In a recent article, we looked at Alabama Chief Justice Roy Moore’s call for a stand against the tyranny of the federal government. In a letter to Governor Robert Bentley, The Chief Justice said that he would continue to uphold the Alabama constitution over a federal judge’s ruling. In that article, I pointed out that we have lost the ability to ask the right questions. One of those questions is, what makes a law lawful.
There are many ways to answer this, and I do not think that it is within my ability to explain this in such a limited venue as an article. I wish only to make us think more clearly about this topic. If we can begin to ask questions of how laws come into being and what makes a law a law, then we will, I think, be better equipped to face and bring low the tyranny of our day. So, to the question at hand.
What makes a law a law?
Many would answer the question the way Merriam-Webster.com does.
(1) : a binding custom or practice of a community : a rule of conduct or action prescribed or formally recognized as binding or enforced by a controlling authority; (2) the whole body of such customs, practices, or rules (3)
Using this definition, we come to an issue that is at the heart of what we originally asked. Is there any way in which we can see that these rules of conduct can be deemed unlawful? What I mean is simply this: Has there ever been a time in which laws, properly passed into practice, were contrary to what we would say is just?
We should quickly affirm that there has been such times. We should think of the holocaust and chattel slavery. We should think of the mass starvation of the Ukrainian farmers in the 1920’s by Stalin. There have been times when, under the guise of law, injustice has been perpetrated by legislation.
Now, since we can clearly see that there has been times of unjust laws, we have to ask the harder question. What has made these laws unjust or to use consistent verbiage, unlawful? This is harder to answer because of the current social situation in which we live. There is no satisfactory answer to this question within the framework of popular law theory.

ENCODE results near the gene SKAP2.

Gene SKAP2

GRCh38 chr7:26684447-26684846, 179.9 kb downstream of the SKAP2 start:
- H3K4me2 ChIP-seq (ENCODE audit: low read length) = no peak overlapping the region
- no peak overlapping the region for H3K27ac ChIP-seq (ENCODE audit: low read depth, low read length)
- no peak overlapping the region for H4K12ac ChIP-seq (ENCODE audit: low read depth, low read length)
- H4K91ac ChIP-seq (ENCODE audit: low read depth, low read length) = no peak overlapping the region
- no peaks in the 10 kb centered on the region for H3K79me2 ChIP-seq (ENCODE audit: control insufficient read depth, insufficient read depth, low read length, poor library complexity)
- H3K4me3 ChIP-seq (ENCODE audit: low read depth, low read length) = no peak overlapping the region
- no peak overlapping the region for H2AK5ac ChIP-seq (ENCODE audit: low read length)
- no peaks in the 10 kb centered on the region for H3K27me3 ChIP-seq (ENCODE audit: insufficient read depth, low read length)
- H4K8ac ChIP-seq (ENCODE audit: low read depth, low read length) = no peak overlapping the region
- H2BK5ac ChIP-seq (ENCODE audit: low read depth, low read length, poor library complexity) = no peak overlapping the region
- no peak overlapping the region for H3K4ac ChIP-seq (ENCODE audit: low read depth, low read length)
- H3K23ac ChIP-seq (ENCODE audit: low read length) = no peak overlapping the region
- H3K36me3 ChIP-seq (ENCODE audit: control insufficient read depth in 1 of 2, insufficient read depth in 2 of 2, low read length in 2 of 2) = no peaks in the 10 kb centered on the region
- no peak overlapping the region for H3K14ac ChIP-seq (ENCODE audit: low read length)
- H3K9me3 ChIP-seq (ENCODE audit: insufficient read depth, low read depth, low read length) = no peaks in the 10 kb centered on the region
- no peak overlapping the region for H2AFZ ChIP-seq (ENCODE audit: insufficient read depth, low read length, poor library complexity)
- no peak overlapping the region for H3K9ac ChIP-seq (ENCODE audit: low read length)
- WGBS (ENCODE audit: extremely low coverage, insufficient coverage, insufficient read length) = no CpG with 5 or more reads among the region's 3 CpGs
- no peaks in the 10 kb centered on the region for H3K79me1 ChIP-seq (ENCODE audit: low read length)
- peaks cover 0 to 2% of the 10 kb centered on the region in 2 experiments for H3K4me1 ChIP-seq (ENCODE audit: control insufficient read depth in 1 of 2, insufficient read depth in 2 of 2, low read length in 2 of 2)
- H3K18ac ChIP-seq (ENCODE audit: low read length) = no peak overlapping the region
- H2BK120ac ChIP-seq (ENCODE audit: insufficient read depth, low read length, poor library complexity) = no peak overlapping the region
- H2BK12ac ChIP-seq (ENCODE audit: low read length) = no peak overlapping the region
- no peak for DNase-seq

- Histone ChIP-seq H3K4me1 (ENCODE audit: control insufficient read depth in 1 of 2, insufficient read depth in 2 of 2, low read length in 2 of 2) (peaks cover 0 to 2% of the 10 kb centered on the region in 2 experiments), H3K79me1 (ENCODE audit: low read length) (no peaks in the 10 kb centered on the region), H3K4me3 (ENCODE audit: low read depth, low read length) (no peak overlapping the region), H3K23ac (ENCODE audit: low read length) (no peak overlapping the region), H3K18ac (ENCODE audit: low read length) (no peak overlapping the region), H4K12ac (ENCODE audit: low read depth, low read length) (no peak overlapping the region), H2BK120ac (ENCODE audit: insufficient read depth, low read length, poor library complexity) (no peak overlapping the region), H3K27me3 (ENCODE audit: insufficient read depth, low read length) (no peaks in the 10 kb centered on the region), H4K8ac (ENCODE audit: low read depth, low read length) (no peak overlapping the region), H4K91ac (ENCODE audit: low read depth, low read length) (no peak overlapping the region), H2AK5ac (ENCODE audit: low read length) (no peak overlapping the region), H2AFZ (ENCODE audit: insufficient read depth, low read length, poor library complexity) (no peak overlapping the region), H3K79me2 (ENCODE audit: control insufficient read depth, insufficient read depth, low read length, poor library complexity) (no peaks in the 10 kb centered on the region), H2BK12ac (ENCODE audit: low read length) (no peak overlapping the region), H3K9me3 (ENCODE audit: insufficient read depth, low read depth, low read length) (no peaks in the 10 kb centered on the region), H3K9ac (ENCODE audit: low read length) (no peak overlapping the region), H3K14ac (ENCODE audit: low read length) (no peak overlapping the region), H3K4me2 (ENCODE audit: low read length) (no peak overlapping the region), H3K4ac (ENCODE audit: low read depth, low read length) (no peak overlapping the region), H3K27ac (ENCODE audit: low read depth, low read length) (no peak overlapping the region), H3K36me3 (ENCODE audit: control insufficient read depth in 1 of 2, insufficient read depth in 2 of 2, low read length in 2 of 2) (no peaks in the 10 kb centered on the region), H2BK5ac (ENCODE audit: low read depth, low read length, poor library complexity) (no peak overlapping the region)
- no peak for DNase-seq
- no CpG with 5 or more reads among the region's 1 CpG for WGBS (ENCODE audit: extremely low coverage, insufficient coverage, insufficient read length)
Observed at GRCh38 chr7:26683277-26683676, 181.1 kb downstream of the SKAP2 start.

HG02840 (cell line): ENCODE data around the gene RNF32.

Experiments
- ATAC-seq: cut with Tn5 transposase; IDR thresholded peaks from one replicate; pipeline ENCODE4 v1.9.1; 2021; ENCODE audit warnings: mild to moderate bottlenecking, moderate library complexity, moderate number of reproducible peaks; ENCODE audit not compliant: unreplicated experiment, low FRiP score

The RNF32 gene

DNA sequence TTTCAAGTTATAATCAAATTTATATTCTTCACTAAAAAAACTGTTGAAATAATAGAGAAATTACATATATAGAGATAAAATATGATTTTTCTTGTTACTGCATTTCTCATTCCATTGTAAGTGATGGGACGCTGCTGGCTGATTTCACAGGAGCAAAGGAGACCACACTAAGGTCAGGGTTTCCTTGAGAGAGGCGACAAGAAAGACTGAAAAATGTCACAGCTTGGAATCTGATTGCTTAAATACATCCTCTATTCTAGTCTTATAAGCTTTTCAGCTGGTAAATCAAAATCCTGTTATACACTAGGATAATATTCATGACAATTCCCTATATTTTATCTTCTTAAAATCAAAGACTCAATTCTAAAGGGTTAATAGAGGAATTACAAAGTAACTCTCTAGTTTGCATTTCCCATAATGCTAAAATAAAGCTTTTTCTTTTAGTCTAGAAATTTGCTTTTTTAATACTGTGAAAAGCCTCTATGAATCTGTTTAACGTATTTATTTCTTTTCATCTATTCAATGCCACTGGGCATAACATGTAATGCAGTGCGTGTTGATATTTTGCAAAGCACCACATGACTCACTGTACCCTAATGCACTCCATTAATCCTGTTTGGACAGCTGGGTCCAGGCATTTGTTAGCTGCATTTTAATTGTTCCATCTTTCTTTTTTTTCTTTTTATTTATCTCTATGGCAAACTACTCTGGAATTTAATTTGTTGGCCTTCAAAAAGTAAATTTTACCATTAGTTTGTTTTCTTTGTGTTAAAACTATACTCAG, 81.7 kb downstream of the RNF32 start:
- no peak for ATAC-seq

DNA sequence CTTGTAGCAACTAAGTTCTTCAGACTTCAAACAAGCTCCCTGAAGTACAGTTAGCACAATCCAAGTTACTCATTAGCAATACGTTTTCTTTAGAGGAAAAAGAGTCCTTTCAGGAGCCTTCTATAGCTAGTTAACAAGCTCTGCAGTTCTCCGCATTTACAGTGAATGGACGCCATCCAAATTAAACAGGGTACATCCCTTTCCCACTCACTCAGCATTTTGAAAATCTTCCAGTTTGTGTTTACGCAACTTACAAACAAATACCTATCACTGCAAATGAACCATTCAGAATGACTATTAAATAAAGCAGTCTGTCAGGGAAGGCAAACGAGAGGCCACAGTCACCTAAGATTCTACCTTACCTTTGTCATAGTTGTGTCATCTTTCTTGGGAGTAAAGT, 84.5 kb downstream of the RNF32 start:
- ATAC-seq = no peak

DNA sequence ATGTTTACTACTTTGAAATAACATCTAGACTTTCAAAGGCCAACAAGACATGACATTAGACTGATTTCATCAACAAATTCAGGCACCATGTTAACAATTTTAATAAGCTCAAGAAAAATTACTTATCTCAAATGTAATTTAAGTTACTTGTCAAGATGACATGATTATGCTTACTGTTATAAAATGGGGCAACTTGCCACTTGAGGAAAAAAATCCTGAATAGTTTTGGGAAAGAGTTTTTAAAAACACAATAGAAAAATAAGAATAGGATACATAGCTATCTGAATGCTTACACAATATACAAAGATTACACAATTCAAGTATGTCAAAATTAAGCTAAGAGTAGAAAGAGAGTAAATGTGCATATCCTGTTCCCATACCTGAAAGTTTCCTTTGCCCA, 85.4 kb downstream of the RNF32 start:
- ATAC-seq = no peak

What I mean is the fact that there is no basis from which to draw this clear conclusion. We know that these conclusions are the right conclusions, but we cannot logically reach these conclusions from today’s starting point: There is no true right or wrong. With no real right or wrong, we are left with only preference.
If preference is our standard, then Hitler and his Nazi government did no wrong. With no right or wrong, who can decry Stalin’s murdering of 20 million? If we only have preference as a judge of our actions, then we can have no real hope for law or its protection. What is preferred by the populous today may be the hate of the populous tomorrow.
Even the Christian suffers from this flawed mind-set. Christians today have their pet issues, but have no logical ground to stand on here. If they do not support all of God’s law in society, then they can have none of that law. If it is unlawful to kill the unborn because God says it’s murder, then it is just as wicked for the government to steal a citizen’s land through emanate domain.
So then, to answer our question, laws are only lawful when based on an authority. We have to have some place to appeal to so that we can define justice.
Joseph C. Morecraft III said:
“According to the Bible a tyrant is somebody, some civil magistrate that seeks to impose upon its people another law than the law of God; that derives its policies and its laws from another source of law, than the source of the law of God contained in Holy Scripture.”
Amen! Only God can call something just or unjust, and He has done so in the Bible. My God, return us to this understanding of the law.
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